Stay connected with us
around the nation »

FAQs on the 2015-2016 Large Whale UME in the Western Gulf of Alaska, United States and British Columbia, Canada - CLOSED

NOAA Fisheries declared an Unusual Mortality Event (UME) for large whale strandings in the Western Gulf of Alaska.  Whale strandings were also elevated in British Columbia, Canada.  A joint investigation was conducted between NOAA Fisheries and the Department of Fisheries and Oceans, Canada.  The UME was defined as occurring from May 22, 2015 to December 31, 2015 in Alaska and from April 23, 2015 to April 16, 2016 in British Columbia.  The number of dead fin and humpback whales in the UME totaled 34 for Alaska, and 12 for BC.

Q: Why are you closing the Unusual Mortality Event when no cause has been determined?

A: The conditions under which the UME was declared are no longer occurring. Scientists are no longer documenting a marked increase in strandings, or a temporal shift in strandings. Although the international team of scientists who investigated this UME was not able to pinpoint a definitive cause, they say the most likely culprit was unusual oceanographic/climatic conditions, which occurred in 2015. These conditions may have led to shifts in prey distribution and/or harmful algal bloom exposure, ultimately causing malnutrition and/or toxicity. In many UME cases, a definitive cause is never determined.

Q: How widespread was this Unusual Mortality Event?

A: Increased mortalities of large whales were observed along the Western Gulf of Alaska, encompassing the areas around Kodiak Island, Afognak Island, Chirikof Island, the Semidi Islands, and the southern shoreline of the Alaska Peninsula. Additionally, large whale strandings also increased in the Pacific waters along the central British Columbia coast, from the northern tip of Haida Gwaii (formerly, the Queen Charlotte Islands) to Southern Vancouver Island.

Q: What are the dates for this UME?  How many whales are included in this UME?

A: The UME is defined as occurring from May 22, 2015 to December 31, 2015 in Alaska and from April 23, 2015 to April 16, 2016 in British Columbia.  The peak increase in fin whale stranding numbers and frequency of occurrence was observed from May 22 to June 17, 2015 for Alaska.  For British Columbia whales, the peak extended from April 23, 2015 to November 30, 2015 and subsequent strandings have returned to baseline.  The number of dead fin and humpback whales in the UME totaled 34 for Alaska, and 12 for BC.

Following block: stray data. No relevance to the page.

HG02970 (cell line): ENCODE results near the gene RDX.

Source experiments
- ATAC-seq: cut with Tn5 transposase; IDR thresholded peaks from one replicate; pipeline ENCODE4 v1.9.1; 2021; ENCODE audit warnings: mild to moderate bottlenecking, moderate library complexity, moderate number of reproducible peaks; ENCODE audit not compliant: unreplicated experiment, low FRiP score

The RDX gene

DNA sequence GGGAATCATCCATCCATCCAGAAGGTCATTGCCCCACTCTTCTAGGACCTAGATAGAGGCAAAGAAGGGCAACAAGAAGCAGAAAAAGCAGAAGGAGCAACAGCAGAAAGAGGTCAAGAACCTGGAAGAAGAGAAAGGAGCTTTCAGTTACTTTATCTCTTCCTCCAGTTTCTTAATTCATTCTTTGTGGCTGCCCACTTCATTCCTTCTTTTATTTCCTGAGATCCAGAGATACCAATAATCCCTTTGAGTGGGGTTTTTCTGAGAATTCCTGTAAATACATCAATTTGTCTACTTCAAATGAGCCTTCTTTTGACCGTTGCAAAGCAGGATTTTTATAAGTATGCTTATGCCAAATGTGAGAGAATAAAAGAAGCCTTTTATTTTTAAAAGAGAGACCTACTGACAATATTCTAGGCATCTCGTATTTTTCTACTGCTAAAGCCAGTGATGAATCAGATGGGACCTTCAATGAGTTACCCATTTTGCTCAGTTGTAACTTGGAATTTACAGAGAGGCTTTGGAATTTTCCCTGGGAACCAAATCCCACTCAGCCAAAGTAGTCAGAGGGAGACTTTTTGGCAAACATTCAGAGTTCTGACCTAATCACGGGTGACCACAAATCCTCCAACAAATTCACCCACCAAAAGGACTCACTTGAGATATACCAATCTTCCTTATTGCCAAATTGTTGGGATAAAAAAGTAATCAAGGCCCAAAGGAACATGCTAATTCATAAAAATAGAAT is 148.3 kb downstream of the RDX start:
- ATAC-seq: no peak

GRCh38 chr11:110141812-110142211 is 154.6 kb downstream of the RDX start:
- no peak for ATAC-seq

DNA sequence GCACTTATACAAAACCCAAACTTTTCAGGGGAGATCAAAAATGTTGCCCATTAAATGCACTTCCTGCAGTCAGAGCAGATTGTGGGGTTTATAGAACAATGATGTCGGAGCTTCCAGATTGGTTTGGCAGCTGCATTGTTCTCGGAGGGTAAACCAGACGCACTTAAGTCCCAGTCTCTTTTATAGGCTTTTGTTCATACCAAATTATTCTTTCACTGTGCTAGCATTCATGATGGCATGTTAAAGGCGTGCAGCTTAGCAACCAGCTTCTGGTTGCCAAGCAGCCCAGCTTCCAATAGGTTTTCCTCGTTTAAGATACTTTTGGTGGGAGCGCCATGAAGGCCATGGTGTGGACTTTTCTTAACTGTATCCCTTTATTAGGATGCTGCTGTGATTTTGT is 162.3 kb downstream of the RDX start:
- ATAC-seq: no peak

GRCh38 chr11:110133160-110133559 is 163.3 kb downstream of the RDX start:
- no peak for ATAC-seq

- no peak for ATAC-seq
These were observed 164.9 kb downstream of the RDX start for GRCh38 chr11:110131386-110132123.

Q: What do scientists believe is the most likely cause of this UME?

A: After analyzing various differentials relative to available data, scientists say the most likely cause of this UME was exposure to abnormal environmental conditions such as increased algal toxins, ocean temperature changes, or prey changes that may have resulted in malnutrition. It is possible that there was more than one ecological cause for these mortalities.

Q:  What unusual ocean conditions occurred in 2015? Did those conditions continue into 2016?

A: Unusual ocean conditions in 2015 included:

Some of these conditions persisted into 2016, including “The Blob” and El Niño. Alaska had its warmest year on record in 2016.

Q: What did scientists test for? What did they find?

A: Although many carcasses were too decomposed and/or too remotely located to allow for necropsies, the samples scientists were able to gather were tested for infectious diseases, predation, algal toxin exposure, impacts from sonar and seismic testing, radiation, ship strikes, and starvation. Samples from one Alaskan whale and eight Canadian whales were tested for a variety of bacterial and viral pathogens, with no evidence of infectious disease present. These animals were also tested for two algal neurotoxins (domoic acid and saxitoxin). The Alaska whale was negative for both toxins; tests for both harmful algal toxins on the British Columbia whales came back positive in seven of eight whales, with values in two whales in the realm of those found in West Coast pinnipeds exhibiting clinical signs of toxicity.

Q: What types of large whales did this UME effect?

A: This event involved principally fin and humpback whales. Although other species of whales were initially included in the UME, they were later determined not to be part of this event.

Q: Were other marine mammals or animals affected by this die-off event?